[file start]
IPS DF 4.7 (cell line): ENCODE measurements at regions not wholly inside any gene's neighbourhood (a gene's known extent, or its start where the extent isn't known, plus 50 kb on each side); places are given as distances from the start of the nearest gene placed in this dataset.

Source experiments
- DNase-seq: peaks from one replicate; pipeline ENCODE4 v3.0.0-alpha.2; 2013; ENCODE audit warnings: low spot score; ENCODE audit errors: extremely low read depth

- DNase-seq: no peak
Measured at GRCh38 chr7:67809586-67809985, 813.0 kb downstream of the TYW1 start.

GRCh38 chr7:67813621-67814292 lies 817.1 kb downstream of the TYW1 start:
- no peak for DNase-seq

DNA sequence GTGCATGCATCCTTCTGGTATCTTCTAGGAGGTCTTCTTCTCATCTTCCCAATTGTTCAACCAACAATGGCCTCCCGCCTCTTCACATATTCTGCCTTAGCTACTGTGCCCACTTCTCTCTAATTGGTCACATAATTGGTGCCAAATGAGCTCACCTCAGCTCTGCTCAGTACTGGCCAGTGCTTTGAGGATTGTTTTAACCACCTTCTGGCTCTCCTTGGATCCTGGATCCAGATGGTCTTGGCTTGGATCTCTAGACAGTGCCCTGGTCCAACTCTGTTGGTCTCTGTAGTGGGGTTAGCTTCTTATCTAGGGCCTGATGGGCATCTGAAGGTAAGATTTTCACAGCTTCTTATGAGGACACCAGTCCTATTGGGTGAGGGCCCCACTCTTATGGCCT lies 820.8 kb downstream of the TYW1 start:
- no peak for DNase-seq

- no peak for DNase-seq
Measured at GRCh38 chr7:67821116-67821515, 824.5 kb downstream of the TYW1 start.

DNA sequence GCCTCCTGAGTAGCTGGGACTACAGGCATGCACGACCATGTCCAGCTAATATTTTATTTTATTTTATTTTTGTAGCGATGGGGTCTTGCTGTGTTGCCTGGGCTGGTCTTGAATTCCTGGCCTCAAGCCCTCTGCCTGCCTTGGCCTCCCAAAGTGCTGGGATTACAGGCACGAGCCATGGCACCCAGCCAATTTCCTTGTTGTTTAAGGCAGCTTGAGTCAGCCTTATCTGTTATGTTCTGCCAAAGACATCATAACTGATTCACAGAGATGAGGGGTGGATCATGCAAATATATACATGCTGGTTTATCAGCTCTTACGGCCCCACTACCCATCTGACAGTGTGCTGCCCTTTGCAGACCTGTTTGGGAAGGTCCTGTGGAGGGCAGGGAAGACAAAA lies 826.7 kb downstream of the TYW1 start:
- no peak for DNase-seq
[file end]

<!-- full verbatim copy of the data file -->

IPS DF 4.7 (cell line): ENCODE measurements at regions not wholly inside any gene's neighbourhood (a gene's known extent, or its start where the extent isn't known, plus 50 kb on each side); places are given as distances from the start of the nearest gene placed in this dataset.

Source experiments
- DNase-seq: peaks from one replicate; pipeline ENCODE4 v3.0.0-alpha.2; 2013; ENCODE audit warnings: low spot score; ENCODE audit errors: extremely low read depth

- DNase-seq: no peak
Measured at GRCh38 chr7:67809586-67809985, 813.0 kb downstream of the TYW1 start.

GRCh38 chr7:67813621-67814292 lies 817.1 kb downstream of the TYW1 start:
- no peak for DNase-seq

DNA sequence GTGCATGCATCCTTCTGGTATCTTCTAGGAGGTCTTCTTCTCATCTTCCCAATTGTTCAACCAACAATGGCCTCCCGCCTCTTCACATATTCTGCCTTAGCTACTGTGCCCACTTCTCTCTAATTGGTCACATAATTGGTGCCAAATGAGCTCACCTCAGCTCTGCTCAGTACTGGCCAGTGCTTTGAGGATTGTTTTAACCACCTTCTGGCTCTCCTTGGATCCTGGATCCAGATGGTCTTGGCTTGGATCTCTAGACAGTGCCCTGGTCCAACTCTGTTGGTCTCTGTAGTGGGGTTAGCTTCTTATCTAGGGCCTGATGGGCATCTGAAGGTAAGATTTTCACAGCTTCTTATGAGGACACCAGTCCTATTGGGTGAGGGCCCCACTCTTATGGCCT lies 820.8 kb downstream of the TYW1 start:
- no peak for DNase-seq

- no peak for DNase-seq
Measured at GRCh38 chr7:67821116-67821515, 824.5 kb downstream of the TYW1 start.

DNA sequence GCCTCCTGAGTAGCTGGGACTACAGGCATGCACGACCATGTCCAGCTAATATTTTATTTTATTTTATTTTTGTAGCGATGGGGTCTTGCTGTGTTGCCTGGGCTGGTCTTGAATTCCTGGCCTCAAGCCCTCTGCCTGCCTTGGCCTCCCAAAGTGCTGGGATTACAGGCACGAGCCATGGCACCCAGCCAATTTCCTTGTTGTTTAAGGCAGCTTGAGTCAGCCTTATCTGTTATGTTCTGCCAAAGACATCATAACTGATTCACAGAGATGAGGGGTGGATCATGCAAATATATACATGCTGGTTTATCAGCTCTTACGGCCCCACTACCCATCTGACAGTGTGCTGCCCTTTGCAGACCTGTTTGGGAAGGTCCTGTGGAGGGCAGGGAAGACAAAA lies 826.7 kb downstream of the TYW1 start:
- no peak for DNase-seq